County Down native Simon Brown turned professional photographer in 2006 with the sole aim of capturing the natural beauty of his homeland. Since then, his evocative shots of the Northern Ireland landscape, from sweeping coastline to heather-strewn mountains, have been exhibited widely and have just been brought together for his book, ‘Portrait of County Down’. We asked him to share his favourite shots…
Most landscape photographers can fondly identify a particular area where they honed their camera skills and fell in love with photography. My area is without doubt my beloved home county of in Northern Ireland. It has all the beautiful scenery I need to create a great photograph, and I have the six examples below to prove it!
The Mourne Mountains are a visual gem in the landscape and can be seen from almost anywhere you are in County Down. My own favourite view of them is this one, from the beach at the . This five-mile stretch of golden sand is the perfect place to stand and watch the sun setting over the peak of Slieve Donard.
Ben Crom Dam
These rugged, granite peaks provide a rejuvenating wilderness for the thousands who walk through them every year. However stunning the Mournes look from a distance, there’s nothing like seeing them close up. One of my favourite views from high up in the Mournes is this aerial view of the Ben Crom Dam and reservoir. It’s clear why the whole mountain region has been designated an Area of Outstanding Natural Beauty.
St John’s Point Lighthouse
County Down’s extensive coastline offers many photographic opportunities, as the shores are littered with interesting focal points. is a great example; here I caught the vibrant yellow bands reflecting in the calm rock pools, providing a rich contrast to the blue sky.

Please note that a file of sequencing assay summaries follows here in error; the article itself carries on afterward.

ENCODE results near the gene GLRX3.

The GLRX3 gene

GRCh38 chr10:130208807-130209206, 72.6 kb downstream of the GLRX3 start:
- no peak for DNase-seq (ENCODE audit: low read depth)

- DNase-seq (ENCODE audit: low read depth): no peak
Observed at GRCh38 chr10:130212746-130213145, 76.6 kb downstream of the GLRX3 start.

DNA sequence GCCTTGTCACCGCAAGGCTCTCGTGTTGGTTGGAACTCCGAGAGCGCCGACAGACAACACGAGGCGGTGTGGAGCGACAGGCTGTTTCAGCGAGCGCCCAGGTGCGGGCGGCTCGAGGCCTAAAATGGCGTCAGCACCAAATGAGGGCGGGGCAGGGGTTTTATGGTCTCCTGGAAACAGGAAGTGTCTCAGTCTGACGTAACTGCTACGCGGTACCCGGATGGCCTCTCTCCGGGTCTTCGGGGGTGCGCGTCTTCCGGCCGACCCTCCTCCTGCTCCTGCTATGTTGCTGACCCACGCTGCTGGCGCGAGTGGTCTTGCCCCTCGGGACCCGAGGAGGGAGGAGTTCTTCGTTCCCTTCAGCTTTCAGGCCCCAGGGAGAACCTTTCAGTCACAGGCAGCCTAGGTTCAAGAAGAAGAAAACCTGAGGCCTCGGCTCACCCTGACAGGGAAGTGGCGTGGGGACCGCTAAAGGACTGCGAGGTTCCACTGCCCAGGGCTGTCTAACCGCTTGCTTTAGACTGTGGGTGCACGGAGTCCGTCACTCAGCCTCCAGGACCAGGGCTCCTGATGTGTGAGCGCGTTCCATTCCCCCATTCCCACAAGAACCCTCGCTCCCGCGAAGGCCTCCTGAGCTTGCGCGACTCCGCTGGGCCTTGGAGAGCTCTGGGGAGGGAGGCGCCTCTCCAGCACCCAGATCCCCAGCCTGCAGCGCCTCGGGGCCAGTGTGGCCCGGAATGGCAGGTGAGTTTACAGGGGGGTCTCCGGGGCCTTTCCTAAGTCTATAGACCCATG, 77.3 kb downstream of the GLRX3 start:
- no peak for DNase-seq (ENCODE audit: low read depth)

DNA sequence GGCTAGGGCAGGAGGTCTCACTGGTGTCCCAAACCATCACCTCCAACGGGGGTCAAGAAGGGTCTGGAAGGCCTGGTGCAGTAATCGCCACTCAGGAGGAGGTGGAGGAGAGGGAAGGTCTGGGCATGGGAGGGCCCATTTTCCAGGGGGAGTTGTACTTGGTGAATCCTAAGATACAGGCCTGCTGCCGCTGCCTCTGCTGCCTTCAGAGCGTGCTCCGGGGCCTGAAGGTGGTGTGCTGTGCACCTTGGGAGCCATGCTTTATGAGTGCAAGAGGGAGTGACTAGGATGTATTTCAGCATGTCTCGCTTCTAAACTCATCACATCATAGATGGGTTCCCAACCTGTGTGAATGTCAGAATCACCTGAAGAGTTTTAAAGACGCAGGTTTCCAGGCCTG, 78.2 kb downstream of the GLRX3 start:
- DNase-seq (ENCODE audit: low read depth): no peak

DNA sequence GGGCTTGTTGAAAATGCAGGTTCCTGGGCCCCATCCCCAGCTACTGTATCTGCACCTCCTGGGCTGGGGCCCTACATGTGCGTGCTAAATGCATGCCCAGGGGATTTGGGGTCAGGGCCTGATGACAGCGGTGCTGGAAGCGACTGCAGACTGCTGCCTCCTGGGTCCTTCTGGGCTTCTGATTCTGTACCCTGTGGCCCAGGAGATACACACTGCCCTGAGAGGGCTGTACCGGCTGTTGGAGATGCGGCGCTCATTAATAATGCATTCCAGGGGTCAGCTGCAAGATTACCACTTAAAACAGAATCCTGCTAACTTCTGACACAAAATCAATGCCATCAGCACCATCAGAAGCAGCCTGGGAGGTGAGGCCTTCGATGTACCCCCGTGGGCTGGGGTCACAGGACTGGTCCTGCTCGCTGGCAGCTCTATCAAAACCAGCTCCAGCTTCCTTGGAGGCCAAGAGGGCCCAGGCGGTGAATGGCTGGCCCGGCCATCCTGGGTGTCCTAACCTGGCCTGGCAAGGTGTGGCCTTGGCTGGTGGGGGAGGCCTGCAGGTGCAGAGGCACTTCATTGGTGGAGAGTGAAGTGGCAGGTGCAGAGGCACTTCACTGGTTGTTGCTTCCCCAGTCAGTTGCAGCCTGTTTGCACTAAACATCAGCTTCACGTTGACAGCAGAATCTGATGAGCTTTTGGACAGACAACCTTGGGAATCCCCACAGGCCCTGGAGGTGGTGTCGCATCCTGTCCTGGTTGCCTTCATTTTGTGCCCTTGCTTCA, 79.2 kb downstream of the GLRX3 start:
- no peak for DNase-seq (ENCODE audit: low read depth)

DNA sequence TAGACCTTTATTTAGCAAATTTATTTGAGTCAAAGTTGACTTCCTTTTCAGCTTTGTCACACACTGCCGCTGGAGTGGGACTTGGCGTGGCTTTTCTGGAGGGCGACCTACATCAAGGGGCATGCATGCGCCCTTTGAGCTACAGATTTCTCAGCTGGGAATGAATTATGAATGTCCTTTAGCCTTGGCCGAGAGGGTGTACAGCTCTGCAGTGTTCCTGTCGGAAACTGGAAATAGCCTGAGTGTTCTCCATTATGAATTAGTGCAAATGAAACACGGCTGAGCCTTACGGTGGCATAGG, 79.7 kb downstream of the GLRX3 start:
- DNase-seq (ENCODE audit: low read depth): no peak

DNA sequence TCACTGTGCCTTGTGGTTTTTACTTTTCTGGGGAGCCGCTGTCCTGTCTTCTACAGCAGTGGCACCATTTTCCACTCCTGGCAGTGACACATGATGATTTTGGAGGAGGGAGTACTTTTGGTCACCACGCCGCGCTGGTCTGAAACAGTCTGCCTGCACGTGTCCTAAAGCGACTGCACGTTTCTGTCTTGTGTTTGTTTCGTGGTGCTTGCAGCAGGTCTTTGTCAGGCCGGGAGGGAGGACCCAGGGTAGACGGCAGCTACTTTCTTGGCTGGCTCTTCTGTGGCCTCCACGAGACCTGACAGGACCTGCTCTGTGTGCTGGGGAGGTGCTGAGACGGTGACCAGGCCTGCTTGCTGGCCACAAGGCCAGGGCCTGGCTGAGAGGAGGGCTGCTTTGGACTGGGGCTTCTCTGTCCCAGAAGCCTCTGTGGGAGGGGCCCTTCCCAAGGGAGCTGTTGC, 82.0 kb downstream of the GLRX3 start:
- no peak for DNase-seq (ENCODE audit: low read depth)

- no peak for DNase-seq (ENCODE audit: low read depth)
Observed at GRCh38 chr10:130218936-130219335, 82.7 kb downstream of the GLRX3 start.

County Down is also home to the Ards Peninsula, a photogenic finger of land that separates Strangford Lough from the North Channel of the Irish Sea. The eastern side of the peninsula is littered with sandy beaches and charming harbours, such as this quaint little inlet found at Kircubbin.
Another captivating sight found on the Ards Peninsula is the . Located in Millisle, it is the only remaining working windmill in County Down. It was built in the 18th century and after lying unused for many decades was restored to full working order in 1978.
Ballynoe Stone Circle
Much of County Down is steeped in history and one fascinating example is the . Over 50 large upright stones surround a space about 100 feet across with a mound of earth at its centre. The mound was excavated in the 1930s and stone cists containing cremated bones were found suggesting that the site was used as an ancient burial ground in the late Neolithic to earlier Bronze Age era.
To see more of Simon’s work, and perhaps even buy a lovely print of his landscapes for your wall or his photography book, get onto his website.
Simon isn’t the only photographer we’ve had as a guest blogger. We’ve shown you amazing images from Dave G Kelly and his prettiest spots in Dublin to take a seat and enjoy the view, Kevin Dwyer who shares his stunning aerial photography of Ireland with us, and John Eagle who takes us on a photographic tour of Ireland’s Lighthouses. Landscape photographer Chris Hill explained how he got this stunning picture of the Cliffs of Moher. We’ve even taken you on a photographic tour of the caves, forests and cliffs of the Marble Arch Caves Geopark.